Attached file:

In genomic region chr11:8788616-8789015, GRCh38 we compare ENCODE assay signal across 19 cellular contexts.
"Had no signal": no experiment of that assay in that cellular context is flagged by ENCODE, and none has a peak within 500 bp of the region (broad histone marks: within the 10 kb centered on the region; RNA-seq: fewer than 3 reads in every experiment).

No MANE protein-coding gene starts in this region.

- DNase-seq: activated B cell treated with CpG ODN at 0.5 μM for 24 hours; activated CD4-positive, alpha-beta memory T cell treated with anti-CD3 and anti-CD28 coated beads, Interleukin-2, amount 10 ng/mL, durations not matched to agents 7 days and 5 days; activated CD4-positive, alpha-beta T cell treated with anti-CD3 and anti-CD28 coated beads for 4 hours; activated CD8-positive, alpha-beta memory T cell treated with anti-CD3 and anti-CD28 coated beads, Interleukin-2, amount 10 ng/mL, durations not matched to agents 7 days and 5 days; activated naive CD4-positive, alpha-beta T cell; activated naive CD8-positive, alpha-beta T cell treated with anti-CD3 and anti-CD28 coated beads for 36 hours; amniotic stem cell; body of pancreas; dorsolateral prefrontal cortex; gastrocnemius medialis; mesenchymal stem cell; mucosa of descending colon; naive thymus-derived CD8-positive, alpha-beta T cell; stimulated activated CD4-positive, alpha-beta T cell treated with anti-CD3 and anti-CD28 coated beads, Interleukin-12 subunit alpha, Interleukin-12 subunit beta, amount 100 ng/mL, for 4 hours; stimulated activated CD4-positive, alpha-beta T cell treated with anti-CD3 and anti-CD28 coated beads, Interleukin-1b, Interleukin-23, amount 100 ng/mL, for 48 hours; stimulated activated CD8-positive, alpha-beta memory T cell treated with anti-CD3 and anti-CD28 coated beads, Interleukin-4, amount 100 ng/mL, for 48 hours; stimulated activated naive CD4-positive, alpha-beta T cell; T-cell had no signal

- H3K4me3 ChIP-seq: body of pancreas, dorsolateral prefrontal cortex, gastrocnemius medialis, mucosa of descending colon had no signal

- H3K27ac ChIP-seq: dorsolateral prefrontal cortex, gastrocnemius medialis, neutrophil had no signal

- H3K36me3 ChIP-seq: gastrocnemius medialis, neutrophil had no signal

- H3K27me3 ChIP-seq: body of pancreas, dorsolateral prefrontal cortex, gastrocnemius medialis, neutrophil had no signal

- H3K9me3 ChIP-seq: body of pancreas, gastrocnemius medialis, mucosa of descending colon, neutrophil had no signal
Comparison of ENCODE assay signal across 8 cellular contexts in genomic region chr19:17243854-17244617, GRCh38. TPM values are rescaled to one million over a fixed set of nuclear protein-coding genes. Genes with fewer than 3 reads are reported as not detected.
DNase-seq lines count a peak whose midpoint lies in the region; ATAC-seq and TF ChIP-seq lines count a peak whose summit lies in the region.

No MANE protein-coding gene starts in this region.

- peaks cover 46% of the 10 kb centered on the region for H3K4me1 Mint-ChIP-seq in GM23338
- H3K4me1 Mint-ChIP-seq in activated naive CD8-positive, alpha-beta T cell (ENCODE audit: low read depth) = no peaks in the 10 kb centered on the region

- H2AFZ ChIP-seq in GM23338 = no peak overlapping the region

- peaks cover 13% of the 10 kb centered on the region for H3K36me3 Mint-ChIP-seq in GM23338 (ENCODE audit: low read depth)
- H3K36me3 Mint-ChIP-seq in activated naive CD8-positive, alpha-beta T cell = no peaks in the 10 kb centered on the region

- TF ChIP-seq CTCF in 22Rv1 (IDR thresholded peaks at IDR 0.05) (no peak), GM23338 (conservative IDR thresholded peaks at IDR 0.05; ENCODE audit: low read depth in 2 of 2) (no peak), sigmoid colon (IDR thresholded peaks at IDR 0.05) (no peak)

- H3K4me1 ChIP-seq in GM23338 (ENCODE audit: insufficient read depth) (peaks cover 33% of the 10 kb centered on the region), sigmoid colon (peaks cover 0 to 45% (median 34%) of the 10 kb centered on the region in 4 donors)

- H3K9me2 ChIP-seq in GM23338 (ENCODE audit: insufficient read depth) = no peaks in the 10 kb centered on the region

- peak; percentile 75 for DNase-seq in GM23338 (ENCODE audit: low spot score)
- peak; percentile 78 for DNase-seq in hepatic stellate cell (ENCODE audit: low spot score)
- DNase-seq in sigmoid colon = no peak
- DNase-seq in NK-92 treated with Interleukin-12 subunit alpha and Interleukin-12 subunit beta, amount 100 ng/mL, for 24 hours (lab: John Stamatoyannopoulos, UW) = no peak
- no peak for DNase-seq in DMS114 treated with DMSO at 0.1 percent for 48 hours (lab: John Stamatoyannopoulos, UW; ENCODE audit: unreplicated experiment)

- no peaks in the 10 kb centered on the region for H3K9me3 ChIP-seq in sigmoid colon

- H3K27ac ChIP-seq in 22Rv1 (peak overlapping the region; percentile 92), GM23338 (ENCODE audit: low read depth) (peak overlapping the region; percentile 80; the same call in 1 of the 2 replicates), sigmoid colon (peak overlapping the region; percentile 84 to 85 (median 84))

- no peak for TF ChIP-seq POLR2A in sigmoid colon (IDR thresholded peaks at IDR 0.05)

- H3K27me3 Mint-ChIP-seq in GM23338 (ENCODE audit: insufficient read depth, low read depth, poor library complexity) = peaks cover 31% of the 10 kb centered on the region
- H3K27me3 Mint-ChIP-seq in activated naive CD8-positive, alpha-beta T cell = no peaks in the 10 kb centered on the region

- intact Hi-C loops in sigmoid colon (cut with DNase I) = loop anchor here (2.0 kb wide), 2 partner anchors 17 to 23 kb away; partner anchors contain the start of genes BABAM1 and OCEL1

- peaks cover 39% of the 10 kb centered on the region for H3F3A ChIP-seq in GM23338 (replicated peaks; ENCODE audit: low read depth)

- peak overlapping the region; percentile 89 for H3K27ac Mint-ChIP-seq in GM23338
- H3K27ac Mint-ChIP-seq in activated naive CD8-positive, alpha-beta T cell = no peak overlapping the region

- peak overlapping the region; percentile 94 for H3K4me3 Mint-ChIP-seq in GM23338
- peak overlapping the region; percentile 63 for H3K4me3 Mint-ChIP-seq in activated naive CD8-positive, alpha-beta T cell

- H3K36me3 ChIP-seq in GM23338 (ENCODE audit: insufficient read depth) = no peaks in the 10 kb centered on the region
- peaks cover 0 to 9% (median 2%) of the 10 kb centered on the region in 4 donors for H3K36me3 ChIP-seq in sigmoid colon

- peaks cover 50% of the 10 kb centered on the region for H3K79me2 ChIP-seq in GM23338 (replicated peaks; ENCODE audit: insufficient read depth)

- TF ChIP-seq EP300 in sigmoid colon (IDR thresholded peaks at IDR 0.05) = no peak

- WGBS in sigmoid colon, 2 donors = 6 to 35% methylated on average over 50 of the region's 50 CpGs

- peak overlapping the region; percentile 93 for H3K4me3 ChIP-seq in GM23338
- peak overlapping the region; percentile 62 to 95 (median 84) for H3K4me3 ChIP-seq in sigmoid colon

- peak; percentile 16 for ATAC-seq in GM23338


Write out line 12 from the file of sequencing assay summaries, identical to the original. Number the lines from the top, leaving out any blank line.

No MANE protein-coding gene starts in this region.